Amazon, as I said, fired me. They cancelled their deals with all their Amazon Associates in Illinois after the state passed a law requiring out of state online sales to include the state sales tax. There's a movement to protest that law, but I haven't joined it. I think it's a fair law. Let's face it. Illinois needs money even more than my web site.

I feel a certain relief that I can no longer post Amazon links after April 15. I have a real job and a real life, writing for my site and helping to produce "Ebert Presents" on public television. I don't have the time to plunder Amazon for links I think might sell.

Also--well, it wasn't dignified. After the first jolt that I was "shilling" stuff, most people were good sports. Some newbie might complain about a link and the regulars would jump on him. Mostly what I got was curiosity: Can you make any money that way? (The answer: More than you might think and less than I might have hoped.) Every morning I took encouragement from seeing that a considerable number of people had actually purchased something, even though my percentage (on a Kindle book, say) might pay me 6¢. Sometimes I tweeted the daily free MP3 download, on the theory that, once in the door, people might buy something else.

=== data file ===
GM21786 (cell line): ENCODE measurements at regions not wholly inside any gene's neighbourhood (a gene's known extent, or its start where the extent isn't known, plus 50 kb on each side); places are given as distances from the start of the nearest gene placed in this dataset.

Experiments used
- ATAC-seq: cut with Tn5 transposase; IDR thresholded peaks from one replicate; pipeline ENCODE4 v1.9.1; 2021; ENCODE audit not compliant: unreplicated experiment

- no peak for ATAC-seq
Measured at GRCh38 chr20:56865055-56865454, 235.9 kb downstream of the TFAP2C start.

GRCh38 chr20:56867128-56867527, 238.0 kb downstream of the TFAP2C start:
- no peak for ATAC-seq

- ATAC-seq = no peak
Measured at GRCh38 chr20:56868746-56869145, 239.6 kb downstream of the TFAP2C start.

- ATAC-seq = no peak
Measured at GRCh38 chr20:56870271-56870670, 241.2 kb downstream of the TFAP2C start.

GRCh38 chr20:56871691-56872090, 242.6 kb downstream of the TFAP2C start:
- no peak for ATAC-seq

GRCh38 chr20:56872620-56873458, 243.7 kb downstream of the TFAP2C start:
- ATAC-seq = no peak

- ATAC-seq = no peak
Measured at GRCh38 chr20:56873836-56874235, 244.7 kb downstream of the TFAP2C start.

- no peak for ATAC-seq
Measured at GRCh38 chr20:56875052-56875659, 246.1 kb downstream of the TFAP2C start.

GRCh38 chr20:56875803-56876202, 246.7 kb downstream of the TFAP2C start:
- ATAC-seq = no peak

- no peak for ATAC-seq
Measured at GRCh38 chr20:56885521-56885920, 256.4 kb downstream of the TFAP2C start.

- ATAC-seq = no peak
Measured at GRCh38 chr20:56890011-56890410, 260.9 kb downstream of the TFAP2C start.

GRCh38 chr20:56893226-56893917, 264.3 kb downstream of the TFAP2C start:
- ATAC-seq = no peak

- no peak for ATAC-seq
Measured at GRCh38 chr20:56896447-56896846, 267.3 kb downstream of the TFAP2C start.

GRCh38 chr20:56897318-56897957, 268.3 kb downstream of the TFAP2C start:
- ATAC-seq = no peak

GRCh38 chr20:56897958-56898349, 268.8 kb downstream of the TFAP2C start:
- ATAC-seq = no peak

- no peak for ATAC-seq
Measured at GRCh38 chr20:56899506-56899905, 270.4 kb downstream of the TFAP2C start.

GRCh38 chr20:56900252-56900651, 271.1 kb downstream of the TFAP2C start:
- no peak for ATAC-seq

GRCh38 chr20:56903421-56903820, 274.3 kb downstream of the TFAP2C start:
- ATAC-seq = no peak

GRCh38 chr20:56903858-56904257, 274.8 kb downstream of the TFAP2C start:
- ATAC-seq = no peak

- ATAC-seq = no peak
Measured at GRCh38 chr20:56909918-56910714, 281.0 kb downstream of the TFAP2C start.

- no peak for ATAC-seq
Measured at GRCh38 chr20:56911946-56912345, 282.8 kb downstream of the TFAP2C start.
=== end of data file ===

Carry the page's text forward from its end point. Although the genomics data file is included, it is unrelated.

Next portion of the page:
It was fun there for a while. I began to play a sort of game on Facebook, where I'd sometimes post weird stuff just to be funny. Not bad stuff, you understand. Just things no one was expecting.



Roger Ebert

Roger Ebert was the film critic of the Chicago Sun-Times from 1967 until his death in 2013. In 1975, he won the Pulitzer Prize for distinguished criticism.